Journal of Neurophysiology

Interactions Between Multiple Rhythm Generators Produce Complex Patterns of Oscillation in the Developing Rat Spinal Cord

Rezan Demir, Bao-Xi Gao, Meyer B. Jackson, Lea Ziskind-Conhaim


Neural networks capable of generating coordinated rhythmic activity form at early stages of development in the spinal cord. In this study, voltage-imaging techniques were used to examine the spatiotemporal pattern of rhythmic activity in transverse slices of lumbar spinal cord from embryonic and neonatal rats. Real-time images were recorded in slices stained with the voltage-sensitive fluorescent dye RH414 using a 464-element photodiode array. Fluorescence signals showed spontaneous voltage oscillations with a frequency of 3 Hz. Simultaneous recordings of fluorescence and extracellular field potential demonstrated that the two signals oscillated with the same frequency and had a distinct phase relationship, indicating that the fluorescence changes represented changes in transmembrane potentials. The oscillations were reversibly blocked by cobalt (1 mM), indicating a dependence on Ca2+ influx through voltage-gated Ca2+ channels. Extracellular field potentials revealed oscillations with the same frequency in both stained and unstained slices. Oscillations were apparent throughout a slice, although their amplitudes varied in different regions. The largest amplitude oscillations were produced in the lateral regions. To examine the spatial organization of rhythm-generating networks, slices were cut into halves and quarters. Each fragment continued to oscillate with the same frequency as intact slices but with smaller amplitudes. This finding suggested that rhythm-generating networks were widely distributed and did not depend on long-range projections. In slices from neonatal rats, the oscillations exhibited a complex spatiotemporal pattern, with depolarizations alternating between mirror locations in the right and left sides of the cord. Furthermore, within each side depolarizations alternated between the lateral and medial regions. This medial-lateral pattern was preserved in hemisected slices, indicating that pathways intrinsic to each side coordinated this activity. A different pattern of oscillation was observed in slices from embryos with synchronous 3-Hz oscillations occurring in limited regions. Our study demonstrated that rhythm generators were distributed throughout transverse sections of the lumbar spinal cord and exhibited a complex spatiotemporal pattern of coordinated rhythmic activity.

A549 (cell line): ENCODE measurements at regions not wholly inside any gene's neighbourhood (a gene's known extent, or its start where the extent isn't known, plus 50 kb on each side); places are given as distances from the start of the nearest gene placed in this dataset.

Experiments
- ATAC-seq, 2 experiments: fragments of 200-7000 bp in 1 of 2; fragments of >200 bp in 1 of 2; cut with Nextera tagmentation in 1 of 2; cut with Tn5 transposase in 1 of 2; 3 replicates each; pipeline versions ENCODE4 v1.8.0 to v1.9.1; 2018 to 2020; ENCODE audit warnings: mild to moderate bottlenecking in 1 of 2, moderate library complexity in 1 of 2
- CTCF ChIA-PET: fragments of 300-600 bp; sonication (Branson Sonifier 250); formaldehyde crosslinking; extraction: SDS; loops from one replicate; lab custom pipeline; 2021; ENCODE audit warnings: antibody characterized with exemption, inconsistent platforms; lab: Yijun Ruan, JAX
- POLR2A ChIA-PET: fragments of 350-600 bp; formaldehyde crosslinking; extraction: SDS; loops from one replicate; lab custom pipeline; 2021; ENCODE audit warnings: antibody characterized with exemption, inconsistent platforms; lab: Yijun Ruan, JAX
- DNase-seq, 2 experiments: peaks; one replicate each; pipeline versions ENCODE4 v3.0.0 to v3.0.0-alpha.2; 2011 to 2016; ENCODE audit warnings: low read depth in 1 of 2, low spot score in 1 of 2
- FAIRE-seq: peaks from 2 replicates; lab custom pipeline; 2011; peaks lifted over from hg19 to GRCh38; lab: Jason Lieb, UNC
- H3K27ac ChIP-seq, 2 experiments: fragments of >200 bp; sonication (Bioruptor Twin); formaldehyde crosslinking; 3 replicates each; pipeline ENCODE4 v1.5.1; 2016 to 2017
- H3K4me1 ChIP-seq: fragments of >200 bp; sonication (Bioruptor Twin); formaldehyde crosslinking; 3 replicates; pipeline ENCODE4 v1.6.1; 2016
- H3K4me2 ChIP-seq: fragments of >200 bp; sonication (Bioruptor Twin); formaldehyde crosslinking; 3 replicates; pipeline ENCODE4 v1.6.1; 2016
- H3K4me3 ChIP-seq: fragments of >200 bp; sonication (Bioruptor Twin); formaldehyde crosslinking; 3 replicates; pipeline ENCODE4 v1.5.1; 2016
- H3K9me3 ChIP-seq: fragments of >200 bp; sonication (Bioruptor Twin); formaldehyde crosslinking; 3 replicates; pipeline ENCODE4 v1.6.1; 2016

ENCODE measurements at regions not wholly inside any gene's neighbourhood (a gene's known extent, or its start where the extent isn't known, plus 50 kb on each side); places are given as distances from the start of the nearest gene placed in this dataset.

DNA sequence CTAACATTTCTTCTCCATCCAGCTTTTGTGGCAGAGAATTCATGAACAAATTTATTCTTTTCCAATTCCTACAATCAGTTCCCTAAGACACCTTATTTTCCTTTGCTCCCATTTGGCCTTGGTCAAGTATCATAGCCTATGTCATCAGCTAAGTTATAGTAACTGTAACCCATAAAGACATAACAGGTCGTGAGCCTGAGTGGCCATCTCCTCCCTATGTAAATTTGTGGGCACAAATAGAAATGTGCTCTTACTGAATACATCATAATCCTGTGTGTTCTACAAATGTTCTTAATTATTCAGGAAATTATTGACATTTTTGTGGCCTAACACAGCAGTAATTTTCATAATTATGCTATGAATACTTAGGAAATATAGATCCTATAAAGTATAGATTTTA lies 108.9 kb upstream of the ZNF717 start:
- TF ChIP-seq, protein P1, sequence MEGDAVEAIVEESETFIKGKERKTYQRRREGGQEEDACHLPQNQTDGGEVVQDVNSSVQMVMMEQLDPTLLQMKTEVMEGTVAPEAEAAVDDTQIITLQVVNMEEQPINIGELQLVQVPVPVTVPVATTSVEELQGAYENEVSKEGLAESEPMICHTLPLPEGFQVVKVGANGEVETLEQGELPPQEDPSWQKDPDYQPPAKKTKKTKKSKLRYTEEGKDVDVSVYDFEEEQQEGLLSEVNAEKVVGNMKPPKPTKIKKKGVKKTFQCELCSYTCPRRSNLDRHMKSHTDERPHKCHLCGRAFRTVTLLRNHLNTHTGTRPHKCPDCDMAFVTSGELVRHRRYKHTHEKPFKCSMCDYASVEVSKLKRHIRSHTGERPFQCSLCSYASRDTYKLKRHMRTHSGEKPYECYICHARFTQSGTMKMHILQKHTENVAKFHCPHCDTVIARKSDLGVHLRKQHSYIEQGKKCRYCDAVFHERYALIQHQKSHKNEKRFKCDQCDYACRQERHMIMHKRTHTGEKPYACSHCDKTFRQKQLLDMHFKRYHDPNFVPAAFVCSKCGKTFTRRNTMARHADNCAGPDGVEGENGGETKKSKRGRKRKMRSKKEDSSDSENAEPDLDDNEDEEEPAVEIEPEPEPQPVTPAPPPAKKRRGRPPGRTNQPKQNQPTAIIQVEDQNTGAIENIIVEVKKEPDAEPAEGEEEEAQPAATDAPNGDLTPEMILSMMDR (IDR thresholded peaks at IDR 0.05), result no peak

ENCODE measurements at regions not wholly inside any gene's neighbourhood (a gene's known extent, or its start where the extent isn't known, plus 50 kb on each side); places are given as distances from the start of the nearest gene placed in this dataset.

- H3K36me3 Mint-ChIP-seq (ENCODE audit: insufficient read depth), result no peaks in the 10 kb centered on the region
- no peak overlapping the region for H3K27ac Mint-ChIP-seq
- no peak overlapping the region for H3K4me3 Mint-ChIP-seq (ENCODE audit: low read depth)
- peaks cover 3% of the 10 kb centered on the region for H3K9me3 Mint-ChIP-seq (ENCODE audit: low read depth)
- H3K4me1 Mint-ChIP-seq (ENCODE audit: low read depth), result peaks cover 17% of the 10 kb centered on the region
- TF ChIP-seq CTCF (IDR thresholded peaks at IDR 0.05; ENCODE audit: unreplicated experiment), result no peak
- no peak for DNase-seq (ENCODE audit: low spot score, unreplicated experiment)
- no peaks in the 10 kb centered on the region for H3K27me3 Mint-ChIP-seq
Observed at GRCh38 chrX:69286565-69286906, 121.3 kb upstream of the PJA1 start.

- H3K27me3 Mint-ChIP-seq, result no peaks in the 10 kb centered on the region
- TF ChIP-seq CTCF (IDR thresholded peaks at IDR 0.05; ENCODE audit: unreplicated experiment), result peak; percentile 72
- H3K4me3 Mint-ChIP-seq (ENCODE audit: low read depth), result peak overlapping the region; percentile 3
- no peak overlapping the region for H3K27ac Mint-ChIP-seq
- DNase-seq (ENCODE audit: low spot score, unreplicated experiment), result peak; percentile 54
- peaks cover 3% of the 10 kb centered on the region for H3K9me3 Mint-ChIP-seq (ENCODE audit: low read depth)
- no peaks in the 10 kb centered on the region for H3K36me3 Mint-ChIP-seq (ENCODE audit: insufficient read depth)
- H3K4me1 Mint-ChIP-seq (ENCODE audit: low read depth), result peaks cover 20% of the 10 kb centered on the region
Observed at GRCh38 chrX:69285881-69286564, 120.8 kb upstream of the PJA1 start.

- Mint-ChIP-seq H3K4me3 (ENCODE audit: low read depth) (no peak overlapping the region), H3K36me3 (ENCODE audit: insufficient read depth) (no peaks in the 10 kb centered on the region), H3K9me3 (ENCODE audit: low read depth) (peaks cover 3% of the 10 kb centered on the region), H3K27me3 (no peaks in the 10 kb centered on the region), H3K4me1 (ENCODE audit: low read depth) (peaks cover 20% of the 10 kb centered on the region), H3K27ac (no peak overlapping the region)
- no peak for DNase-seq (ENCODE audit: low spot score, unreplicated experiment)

Neural networks in the spinal cord are capable of generating rhythmic motor outputs independently of synaptic inputs from the brain and periphery (Grillner and Wallen 1985; Kiehn et al. 1997;O'Donovan 1999). These autonomous networks are referred to as central pattern generators (CPGs) (Gossard and Hultborn 1991; Grillner 1981) and are thought to regulate the rhythmic locomotor movements (Cohen et al. 1988;Rossignol 1996), which are evident during embryonic development of vertebrates (Hamburger and Balaban 1963;Narayanan et al. 1971; Windle and Griffin 1931). Rhythmic voltage oscillations with a pattern that resembles coordinated locomotion can be induced by synaptic receptor agonists in isolated vertebrate spinal cords, indicating that these in vitro models provide a useful tool for studying the organization of CPGs and the mechanisms by which they generate locomotor-like rhythmic activity.

Spontaneous bilateral voltage oscillations are apparent in isolated spinal cords of lamprey (Brodin and Grillner 1985),Xenopus (Van Mier et al. 1989), and chick embryo (Ho and O'Donovan 1993) but occur less frequently in spinal cords of neonatal rodents (Bonnot et al. 1998; Kremer and Lev-Tov 1998; Whelan et al. 2000). Therefore locomotor-like activity has been induced in the immature rat spinal cord using neurotransmitters such as 5-hydroxytryptamine (5-HT), and the glutamate receptor agonistN-methyl-d-aspartate (NMDA) (Beato et al. 1997; Cazalets et al. 1992; Kiehn and Kjaerulff 1996; Kudo and Yamada 1987;Schmidt et al. 1998; Smith and Feldman 1987). Ventral root recordings demonstrated that these chemically induced oscillations alternate between the two sides of the spinal cord in a pattern resembling the alternating movements of the left and right hindlimbs (Cowley and Schmidt 1994;Kremer and Lev-Tov 1997; MacLean et al. 1995; Raastad et al. 1997). This coordinated activity is controlled by networks that include inhibitory synapses between the rhythm-generating circuits in contralateral sides of the cord (Hochman and Schmidt 1998; Kjaerulff and Kiehn 1997; Kudo et al. 1998).